Favorite Garden Books: Our Life in Gardens
When I first announced that I would be reviewing garden books during the winter months, several readers recommended Our Life in Gardens by Joe Eck and Wayne Winterrowd (Farrar, Straus and Giroux, 2009) as a favorite of theirs.
This is the kind of garden book I love to have on my bedside table or beside my favorite chair, because it is meant to be dipped into and savored a little bit at a time. Our Life in Gardens is organized as a series of short essays (average length 6 pages), arranged alphabetically (from “Agapanthus” to “Xanthorrhoea Quadrangulata”).
Eck and Winterrowd are well-published garden designers and writers who have been gardening together for more than 30 years. Thus they bring a wealth of experience and knowledge to these essays. My favorite parts of Our Life in Gardens are the authors’ memories of their early gardening years. The following, for example, is their account of what happened after they fell in love with chickens at a poultry show and brought three home to their apartment on Boston’s Beacon Street (for those not familiar with the city, a pretty fancy neighborhood!):
Even then it was probably quite illegal to keep poultry in a Boston apartment. At first, we wondered how our landlord would react, and so we quickly fashioned a pen for our chickens in keeping – we felt – with the grand circumstances to which they had been elevated. It was a large cage, roughly six feet long and four feet wide, made of dark-stained wood and expanded brass wire, with a deep tray in the bottom for sweet-smelling cedar shavings. Tucked behind the Kentia palm at the sunny end of the great ballroom, it also had Chinese export-ware feed and water bowls, and was of course kept immaculately clean. Our landlord seemed, if anything, amused. We gave him some fresh-laid eggs. (p. 4)
There’s also a great deal of good solid information in this book. The very first essay, “Agapanthus,” probably saved me from the mistake of choosing this plant for my first foray into container gardening. Once I read Eck and Winterrowd’s account of what it takes to keep an agapanthus growing in a pot in a northern garden, I realized I should probably begin with something less demanding.
Like all gardeners, Eck and Winterrowd have strong opinions about plants and about garden design, and they often come across as less than tolerant of dissenting opinions. This can be irritating if you don’t happen to share their point of view. Take, for example, this passage from their essay on “Cyclamen”:
It is the cyclamen you see in supermarkets, fattened with chemicals and swathed in tinsel, fleshy, out-of-shape, and destined for a very short life on a Christmas holiday table, or as an emergency hostess gift. Often these plants are as big as a potted azalea, and in colors far from the natural range of the genus, including ice white, brassy scarlet, sugary pink, and deep purple…. In our early years as gardeners, we often brought one home at Christmas, which we generally managed to keep blooming until spring by removing spent blossoms, fertilizing regularly, and growing it in a cold sunny window. Quite cool, for no cyclamen on earth, even the overbred florist’s sort, will last for long in temperatures that exceed 60 degrees in the daytime and 10 degrees less at night. (pp. 84-5)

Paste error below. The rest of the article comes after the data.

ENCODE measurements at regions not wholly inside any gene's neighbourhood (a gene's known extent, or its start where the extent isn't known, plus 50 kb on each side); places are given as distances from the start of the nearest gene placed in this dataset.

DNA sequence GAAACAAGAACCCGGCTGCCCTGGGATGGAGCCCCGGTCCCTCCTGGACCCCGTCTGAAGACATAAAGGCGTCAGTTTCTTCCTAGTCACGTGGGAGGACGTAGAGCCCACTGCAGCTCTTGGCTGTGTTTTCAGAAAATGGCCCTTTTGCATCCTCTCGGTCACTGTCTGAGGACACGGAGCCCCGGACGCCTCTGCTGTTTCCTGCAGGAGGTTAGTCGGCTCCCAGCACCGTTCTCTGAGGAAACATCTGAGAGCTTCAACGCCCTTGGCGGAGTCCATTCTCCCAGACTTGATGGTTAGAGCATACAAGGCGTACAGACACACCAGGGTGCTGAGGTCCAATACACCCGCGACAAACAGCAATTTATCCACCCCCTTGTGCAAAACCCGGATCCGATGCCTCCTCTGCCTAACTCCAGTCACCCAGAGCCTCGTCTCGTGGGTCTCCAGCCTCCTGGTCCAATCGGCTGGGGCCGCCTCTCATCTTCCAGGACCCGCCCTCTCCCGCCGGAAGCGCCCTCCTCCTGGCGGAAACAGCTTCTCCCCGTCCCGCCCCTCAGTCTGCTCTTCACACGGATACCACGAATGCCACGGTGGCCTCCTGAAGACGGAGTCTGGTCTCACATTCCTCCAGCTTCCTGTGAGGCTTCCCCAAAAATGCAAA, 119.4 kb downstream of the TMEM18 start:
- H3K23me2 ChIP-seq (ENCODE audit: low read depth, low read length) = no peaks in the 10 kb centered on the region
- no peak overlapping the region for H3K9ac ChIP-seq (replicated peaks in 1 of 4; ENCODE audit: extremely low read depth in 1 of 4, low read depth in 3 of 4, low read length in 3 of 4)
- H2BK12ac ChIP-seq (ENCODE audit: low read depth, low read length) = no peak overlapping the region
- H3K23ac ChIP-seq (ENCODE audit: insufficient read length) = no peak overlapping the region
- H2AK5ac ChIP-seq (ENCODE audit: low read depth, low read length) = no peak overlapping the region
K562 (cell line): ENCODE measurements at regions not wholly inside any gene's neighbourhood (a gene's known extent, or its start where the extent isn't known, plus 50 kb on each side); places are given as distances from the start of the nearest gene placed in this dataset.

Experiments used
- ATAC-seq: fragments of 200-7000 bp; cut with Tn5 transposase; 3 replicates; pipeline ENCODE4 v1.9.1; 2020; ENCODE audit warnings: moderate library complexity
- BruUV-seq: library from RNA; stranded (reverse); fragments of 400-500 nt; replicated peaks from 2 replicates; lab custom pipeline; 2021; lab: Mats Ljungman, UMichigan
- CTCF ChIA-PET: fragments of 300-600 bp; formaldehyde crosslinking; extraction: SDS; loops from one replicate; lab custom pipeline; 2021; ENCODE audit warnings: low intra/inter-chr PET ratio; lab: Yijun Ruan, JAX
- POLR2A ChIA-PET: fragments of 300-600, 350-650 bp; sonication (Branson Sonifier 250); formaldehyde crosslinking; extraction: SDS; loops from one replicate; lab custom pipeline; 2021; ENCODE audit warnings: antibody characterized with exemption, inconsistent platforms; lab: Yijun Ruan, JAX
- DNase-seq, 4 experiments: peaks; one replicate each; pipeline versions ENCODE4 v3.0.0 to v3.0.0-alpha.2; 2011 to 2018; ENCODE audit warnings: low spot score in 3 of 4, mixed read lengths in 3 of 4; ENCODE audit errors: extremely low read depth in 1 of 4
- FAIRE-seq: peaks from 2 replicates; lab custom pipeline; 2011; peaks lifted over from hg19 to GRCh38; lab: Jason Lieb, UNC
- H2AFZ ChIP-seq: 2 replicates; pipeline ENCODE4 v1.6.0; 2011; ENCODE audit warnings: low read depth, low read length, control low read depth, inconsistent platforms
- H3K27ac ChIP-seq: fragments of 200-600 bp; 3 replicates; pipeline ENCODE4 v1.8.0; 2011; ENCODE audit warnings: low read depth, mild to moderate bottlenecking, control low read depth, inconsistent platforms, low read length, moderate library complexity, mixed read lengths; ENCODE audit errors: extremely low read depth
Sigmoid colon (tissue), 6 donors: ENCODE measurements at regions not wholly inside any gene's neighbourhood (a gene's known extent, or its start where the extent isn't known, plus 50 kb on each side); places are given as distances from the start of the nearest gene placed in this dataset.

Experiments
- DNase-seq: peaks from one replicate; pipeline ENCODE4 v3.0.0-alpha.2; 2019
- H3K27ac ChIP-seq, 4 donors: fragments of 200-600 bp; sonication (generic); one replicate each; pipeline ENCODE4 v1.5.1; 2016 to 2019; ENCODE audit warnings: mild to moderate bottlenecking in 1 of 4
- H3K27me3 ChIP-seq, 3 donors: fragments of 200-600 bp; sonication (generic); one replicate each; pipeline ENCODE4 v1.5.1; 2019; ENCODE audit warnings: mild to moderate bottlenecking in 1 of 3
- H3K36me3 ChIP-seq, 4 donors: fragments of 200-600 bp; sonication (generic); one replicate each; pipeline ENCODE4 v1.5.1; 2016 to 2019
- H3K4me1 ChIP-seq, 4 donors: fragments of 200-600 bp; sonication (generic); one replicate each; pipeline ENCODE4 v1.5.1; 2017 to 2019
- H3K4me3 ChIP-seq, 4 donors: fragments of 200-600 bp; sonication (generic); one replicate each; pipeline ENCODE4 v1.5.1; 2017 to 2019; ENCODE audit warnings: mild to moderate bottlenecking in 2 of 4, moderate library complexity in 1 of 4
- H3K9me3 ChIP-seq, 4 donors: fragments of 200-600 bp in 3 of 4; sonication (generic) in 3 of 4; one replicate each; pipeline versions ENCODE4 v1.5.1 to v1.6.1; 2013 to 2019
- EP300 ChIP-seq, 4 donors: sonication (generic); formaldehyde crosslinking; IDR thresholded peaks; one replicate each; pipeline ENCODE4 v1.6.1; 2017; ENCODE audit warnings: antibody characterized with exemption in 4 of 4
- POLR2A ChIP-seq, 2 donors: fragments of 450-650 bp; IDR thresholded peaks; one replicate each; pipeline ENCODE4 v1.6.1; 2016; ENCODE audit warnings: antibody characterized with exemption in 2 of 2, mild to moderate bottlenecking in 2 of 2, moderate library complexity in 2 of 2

To understand why this irritated me, you have to know that I was reading it while seated by a cool, light-filled window ledge on which were blooming four pots of these very supermarket cyclamen, including one with (horrors!) scarlet flowers that cheer my winter days. All of these cyclamen are more than 10 years old and most are still growing in the pots they came home from the market in. They have been watered once a week, never fertilized, have endured temperatures somewhat warmer than Eck and Winterrowd say they can survive, and have been blooming reliably for more than a decade. Perhaps the authors exaggerated a bit?
I was also disappointed in Eck and Winterrowd’s treatment of invasive plants, which they discuss in an essay entitled “Rampant Plants.” Because they frame the chapter by describing an occasion on which a visitor to their garden (portrayed as ungracious and ridiculous) expressed concern about their use of invasive plants and then mount their defense against the charge, they never really address the issues that so many of us face in this area. Suppose a gardener grows a plant (for example, Japanese Knotweed) that is later found to be such a threat to native ecosystems that it is legally quarantined by the gardener’s state government; what should the gardener do? Is the ethical course to tear the plant out and destroy it? Are there techniques the gardener can use to keep the plant from propagating? Where can gardeners get information about which plants are invasive in their area? I would love to see these knowledgeable gardeners provide a serious discussion of these issues (perhaps in the next book?).
Despite some shortcomings, Our Life in Gardens is a valuable book and enjoyable reading. The combination of garden narrative and garden reference works well. The essays are well-written and engaging, while the alphabetical organization of the book makes it easy to go back and find information when you need it. When I feel ready to try growing a container of agapanthus, I’ll know just where to look for detailed instructions about how to do so successfully.